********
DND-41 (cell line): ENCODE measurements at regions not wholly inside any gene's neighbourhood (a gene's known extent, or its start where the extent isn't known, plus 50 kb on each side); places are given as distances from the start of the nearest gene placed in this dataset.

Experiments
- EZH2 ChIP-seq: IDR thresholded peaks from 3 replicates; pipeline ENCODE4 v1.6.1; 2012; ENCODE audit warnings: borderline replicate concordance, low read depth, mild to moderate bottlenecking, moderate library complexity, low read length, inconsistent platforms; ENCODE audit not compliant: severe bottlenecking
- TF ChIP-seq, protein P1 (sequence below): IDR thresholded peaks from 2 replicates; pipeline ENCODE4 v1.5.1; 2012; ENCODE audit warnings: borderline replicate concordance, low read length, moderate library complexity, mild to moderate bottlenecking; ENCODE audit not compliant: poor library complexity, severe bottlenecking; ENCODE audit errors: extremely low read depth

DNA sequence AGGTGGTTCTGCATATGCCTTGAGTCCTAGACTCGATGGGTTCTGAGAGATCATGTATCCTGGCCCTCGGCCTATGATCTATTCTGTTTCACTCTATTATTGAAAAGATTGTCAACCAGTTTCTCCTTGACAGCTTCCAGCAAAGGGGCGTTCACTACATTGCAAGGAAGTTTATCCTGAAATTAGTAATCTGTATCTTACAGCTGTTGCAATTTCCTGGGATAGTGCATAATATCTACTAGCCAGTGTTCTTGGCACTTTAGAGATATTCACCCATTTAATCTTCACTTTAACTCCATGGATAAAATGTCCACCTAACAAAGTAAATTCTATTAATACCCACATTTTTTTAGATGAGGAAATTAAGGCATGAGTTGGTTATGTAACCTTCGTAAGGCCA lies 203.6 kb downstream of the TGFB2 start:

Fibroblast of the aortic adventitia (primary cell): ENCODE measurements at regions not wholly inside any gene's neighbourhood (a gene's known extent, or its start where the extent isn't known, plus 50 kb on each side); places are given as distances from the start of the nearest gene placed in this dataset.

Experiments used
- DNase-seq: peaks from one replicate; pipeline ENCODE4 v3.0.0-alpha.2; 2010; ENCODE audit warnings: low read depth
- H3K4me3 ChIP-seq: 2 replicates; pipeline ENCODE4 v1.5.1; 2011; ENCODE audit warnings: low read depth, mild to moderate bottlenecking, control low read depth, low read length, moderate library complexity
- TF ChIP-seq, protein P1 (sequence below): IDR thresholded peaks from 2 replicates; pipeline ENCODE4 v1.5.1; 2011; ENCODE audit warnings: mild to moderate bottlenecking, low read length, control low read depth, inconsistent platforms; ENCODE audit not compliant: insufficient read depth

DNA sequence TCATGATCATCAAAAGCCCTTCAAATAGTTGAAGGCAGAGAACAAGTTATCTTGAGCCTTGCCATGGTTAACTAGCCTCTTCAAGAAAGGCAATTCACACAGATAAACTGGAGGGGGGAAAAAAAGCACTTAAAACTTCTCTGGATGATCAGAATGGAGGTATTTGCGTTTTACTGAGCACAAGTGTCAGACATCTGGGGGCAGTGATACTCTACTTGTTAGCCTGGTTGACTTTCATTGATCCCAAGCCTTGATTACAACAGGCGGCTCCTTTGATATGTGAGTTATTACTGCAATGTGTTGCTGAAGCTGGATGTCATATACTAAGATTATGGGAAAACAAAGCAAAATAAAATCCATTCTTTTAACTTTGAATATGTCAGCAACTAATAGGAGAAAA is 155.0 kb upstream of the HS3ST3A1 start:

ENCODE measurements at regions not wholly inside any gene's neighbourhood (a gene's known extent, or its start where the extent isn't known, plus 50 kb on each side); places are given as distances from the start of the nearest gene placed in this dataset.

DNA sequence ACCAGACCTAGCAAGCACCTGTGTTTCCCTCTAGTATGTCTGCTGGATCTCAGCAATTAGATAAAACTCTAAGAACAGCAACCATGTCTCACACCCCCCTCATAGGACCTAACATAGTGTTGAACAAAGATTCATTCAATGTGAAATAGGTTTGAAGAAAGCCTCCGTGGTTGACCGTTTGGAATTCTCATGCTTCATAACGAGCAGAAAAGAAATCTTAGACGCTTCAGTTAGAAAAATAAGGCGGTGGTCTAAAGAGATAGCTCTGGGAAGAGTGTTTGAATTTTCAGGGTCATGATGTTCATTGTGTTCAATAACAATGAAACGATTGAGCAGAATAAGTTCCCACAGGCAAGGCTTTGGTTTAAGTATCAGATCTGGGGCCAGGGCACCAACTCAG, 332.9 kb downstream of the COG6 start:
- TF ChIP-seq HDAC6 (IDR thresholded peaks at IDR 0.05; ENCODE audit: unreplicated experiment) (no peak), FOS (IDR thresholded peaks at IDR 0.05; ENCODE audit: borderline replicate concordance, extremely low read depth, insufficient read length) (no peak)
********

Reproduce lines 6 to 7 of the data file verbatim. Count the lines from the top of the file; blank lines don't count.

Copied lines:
Fibroblast of the aortic adventitia (primary cell): ENCODE measurements at regions not wholly inside any gene's neighbourhood (a gene's known extent, or its start where the extent isn't known, plus 50 kb on each side); places are given as distances from the start of the nearest gene placed in this dataset.

Experiments used